Venezuela slams EU countries for aligning with U.S.

Venezuela's foreign ministry rejected on Monday several European countries' decision to recognize opposition leader Juan Guaido as interim president.

Those countries "are officially adopting the strategy of the U.S. administration to overthrow the legitimate government of President Nicolas Maduro," the Foreign Affairs Ministry said in a statement.

Such a decision "is in open violation of the principles and practices that govern diplomatic ties, setting a dangerous precedent for peaceful coexistence between nations," said the ministry.

Venezuela said it will review its bilateral ties with those countries until there is a "rectification that discards their support for the coup plans."

"The degree of subordination" - regarding the European countries' decision to align with Washington "is alarming," the ministry said.

It warned that Washington's backing of the opposition leader threatens "the peace and stability of the entire region."

Germany, Spain, France, Britain and Sweden are among the European countries that decided Monday to endorse Guaido and his call for a new round of presidential race in the country.

The countries had earlier given Maduro an "ultimatum" to call for elections.

Political tensions in Venezuela between the ruling socialist party and Washington-backed conservative opposition groups came to a head after Maduro was sworn in to a new term on January 10.

The opposition, which largely boycotted the presidential elections in May, refuses to recognize Maduro's reelection win.

The White House followed up its recognition of Guaido by slapping sanctions on Venezuelan state oil company PDVSA to cut off Maduro's access to vital revenue.

On Monday, Maduro appealed to the "independent governments of the world" to reject the U.S.-backed efforts to oust him from power.

Earlier, Trump told media "all options are on the table" regarding Venezuela.

"Donald Trump's threats violate the United Nations charter, which prohibits the threat of the use of force or the use of force against any country," said Maduro.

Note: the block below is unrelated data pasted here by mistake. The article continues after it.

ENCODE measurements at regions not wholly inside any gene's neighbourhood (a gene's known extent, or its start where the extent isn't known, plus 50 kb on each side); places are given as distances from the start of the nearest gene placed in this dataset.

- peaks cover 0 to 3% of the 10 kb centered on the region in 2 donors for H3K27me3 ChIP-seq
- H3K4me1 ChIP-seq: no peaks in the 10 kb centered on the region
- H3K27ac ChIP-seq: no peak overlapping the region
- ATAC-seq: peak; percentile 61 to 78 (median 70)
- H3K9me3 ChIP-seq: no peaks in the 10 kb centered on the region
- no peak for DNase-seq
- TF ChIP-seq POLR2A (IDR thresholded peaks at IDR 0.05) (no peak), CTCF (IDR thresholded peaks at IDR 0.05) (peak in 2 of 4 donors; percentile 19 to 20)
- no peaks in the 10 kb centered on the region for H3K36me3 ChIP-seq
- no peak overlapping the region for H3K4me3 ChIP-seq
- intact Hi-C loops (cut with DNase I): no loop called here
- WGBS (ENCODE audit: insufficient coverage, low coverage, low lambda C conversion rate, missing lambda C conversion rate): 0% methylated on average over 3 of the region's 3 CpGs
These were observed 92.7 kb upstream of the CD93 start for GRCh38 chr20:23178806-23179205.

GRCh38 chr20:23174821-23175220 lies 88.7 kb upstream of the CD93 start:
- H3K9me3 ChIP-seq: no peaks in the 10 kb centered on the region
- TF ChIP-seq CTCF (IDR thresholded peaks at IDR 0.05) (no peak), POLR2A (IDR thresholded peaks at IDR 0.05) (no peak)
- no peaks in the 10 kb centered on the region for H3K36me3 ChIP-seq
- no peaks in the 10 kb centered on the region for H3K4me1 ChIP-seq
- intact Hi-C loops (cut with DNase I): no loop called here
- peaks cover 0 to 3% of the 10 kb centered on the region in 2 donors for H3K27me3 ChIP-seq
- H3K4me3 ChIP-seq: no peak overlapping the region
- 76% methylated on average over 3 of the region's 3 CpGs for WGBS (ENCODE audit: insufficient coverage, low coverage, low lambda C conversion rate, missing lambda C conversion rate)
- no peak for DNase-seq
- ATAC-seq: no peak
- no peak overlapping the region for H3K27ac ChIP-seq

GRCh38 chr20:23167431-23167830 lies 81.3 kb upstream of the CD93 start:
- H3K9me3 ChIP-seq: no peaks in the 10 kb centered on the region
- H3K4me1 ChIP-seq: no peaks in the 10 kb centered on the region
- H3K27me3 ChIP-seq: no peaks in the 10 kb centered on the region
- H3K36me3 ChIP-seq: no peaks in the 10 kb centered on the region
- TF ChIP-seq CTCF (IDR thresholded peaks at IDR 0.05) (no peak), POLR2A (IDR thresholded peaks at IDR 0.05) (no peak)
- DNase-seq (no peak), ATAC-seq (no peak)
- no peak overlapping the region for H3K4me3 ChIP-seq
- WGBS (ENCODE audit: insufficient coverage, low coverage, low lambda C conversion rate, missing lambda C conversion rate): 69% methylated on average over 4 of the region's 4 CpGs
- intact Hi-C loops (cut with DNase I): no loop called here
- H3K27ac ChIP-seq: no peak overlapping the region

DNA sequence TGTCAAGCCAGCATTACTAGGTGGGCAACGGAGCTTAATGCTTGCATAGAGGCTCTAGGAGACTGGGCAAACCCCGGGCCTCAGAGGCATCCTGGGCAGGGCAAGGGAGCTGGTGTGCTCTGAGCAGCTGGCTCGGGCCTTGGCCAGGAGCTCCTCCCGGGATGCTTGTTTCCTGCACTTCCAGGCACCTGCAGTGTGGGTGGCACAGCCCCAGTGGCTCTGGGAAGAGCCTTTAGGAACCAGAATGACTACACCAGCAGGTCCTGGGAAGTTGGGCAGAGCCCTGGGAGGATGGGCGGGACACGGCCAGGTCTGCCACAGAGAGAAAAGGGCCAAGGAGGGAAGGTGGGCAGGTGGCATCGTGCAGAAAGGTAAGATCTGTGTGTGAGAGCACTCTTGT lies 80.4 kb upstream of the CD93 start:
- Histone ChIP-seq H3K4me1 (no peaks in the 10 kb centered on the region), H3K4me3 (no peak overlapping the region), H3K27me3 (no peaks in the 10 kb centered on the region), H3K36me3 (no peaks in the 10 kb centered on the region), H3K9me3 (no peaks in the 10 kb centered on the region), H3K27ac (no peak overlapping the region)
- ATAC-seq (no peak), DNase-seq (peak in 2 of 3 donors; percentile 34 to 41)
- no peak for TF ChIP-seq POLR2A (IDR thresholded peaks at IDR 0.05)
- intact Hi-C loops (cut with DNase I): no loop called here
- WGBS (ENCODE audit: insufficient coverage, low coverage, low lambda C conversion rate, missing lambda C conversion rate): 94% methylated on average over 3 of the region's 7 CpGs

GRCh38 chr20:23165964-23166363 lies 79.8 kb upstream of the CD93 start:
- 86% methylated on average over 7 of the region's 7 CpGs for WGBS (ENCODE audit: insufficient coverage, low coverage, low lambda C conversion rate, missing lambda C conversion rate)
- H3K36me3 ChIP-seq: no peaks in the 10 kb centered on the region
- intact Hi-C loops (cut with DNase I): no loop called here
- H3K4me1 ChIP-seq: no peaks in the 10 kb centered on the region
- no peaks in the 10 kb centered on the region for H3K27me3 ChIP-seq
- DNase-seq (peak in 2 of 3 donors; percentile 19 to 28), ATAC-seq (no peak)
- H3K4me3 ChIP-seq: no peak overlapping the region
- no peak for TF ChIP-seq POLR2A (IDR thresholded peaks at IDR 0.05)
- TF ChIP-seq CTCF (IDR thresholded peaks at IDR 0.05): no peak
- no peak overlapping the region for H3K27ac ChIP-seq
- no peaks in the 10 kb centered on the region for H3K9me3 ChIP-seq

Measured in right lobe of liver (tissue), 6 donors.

Maduro broke off diplomatic ties with the United States after Trump recognized Guaido.

At the Turiamo naval base in Aragua state on Monday, he urged the military to remain united amid mounting pressure from the opposition.

Russian Foreign Minister Sergei Lavrov said on Tuesday that the crisis in Venezuela could only be solved by getting the authorities and the opposition to talk to each other, the RIA news agency reported.

Turkish President Recep Tayyip Erdogan on Tuesday accused the EU of seeking to overthrow embattled Venezuelan leader Maduro in defiance of "democracy." Erdogan called what happened in Venezuela as an "international coup attempt to remove the country's elected leader from power." He said "Is Venezuela one of your states?" in a veiled reference to the U.S.. "How dare you tell an elected person to leave and deliver the head of state to the one who did not even run in the elections?"

(Cover: Venezuela's President Nicolas Maduro speaks during a rally in support of the government and to commemorate the 20th anniversary of the arrival to the presidency of the late President Hugo Chavez in Caracas, February 2, 2019. /VCG Photo)

Source(s): AFP ,Reuters ,Xinhua News Agency